Well, I warned ya I was hung up on ethics on the internet. I obviously still am.
Another dissimilarity between real life and the internet is that in real life, much of our relating with others is by oral communication, whereas the predominance of internet relations is by writing.
This has created a curious hyper-technical definition within our ethics that is not present in real life. See, in oral communication, we very quickly forget what was said. Without a record, there is no possible way to verify what someone claimed only a few minutes ago. But the ‘net is forever…
If I claim, “I never said that Christians don’t read their Bibles” all it takes is a googlewhack of a few of my regular haunts and out pops a quote from me in 2003 in which I said (uh-oh!) “Christians have ceased reading their Bibles.” Now the accusations of lying come out!
Can you imagine if we were held to everything we said? And if we ever stated something differently, the accusation of “lie” is charged, convicted and punished with almost instantaneous fervor?
Worse, this technical accusation has become nit-picky. I find it a matter of supreme irony as to how horrible our spelling has become, thanks to the computer and spell-checker. (And yes, I am one of those who types out “rythm” and then lets the spell-checker figure out the right spelling for me. Oh, stop it! You do it, too!) Yet, conversely, we often see another person criticized for mis-spelling a word, as a sign of their stupidity, and reason to disregard their entire comment.
We have brought it upon ourselves, yet are holding others to an even higher standard!
And now that we have the ability to recall and record every single letter, word, paragraph and punctuation, people have learned to us it to their advantage. The internet has created a “technical ethic” where we are able to come so, so close to some imaginary line, but as long as we don’t “technically” cross it—we consider ourselves saints of purity.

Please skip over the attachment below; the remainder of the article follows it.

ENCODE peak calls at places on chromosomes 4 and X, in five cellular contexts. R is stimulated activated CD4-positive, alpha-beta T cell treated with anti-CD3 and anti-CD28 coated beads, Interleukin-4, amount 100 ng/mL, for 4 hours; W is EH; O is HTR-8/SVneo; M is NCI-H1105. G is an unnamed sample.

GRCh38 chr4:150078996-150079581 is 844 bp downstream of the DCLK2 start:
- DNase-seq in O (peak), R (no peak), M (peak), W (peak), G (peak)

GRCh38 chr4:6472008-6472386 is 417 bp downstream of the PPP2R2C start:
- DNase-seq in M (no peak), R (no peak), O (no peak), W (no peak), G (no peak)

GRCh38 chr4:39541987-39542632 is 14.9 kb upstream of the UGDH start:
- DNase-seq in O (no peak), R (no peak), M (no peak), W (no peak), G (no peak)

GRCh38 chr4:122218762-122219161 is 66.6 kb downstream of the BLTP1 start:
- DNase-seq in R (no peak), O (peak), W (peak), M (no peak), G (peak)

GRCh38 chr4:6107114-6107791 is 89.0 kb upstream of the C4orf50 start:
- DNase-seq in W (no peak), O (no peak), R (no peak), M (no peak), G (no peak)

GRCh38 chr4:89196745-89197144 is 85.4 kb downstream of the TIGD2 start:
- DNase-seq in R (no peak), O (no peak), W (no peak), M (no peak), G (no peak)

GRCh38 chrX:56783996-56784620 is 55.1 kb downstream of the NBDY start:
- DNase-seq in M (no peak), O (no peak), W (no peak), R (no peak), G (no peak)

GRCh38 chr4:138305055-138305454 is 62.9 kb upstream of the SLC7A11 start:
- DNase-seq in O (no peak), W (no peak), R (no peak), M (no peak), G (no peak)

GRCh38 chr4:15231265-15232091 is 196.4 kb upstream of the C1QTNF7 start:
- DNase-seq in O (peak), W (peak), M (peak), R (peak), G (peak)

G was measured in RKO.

Who hasn’t seen this take place?
Bob: I think that Gore would make a good Attorney General.
Jane: Only the most stupid would consider Al Gore fit for a government position.
Bob: Hey—you called me stupid!
Jane: No, I didn’t call you stupid, only those who hold to Al Gore working in the government. If you desire to think that…well…that is your choice.
We have become masters at NOT calling a person something, yet making it crystal clear we most certainly are.
“Perhaps you have failed to study even the basic mathematics required of a child selling lemonade in a stand at the side of the road.”
See how that “perhaps” absolves the person of any crime? Oh, sure, we all get that the one person is calling the other a cretin—but if accused, they could avoid all accusations by saying “Technically I didn’t say that. I was just asking.”
Riiiiggghhhhttt. And we all appreciated your concern. (Envision much sarcasm here.)
We know what sockpuppets are. It is when a person sets up two accounts on the same forum, and then uses one to bolster the other. All of a sudden “Petee” is agreeing with and telling the world how wise “Speaking Ministry of Blake” is. (Two actual sockpuppet names for the same person.)
Apparently, as the internet ethic developed, having a sockpuppet is a no-no. We all decry that as violating some unseen rule.
O.K. So what if I join a forum. And I don’t like what I see. I decide to gang up on one poster. I recruit my friends. I feed them what to say. Any Private Messages, or e-mails I receive from the moderators or other posters I forward on to my friends to “keep them informed.” I ask them to post against this person every chance they can.
I guess “technically” I have not violated the sockpuppet rule. “Technically” my friends can post what they like, and I am free to forward messages to whomever I choose. But have I violated the spirit of the sockpuppet rule?
I can’t think of a correlation to the sockpuppet law in real life. We don’t have it. Yet it is certainly alive and well in internet-world. And in a new world, with a new ethics—what I see is emphasis on hyper-technicality. The conscious choice to create a line, and then see how close one can get. As long as one does not very specifically cross over—then one has conformed to the ethic.
Are we retreating to form over substance?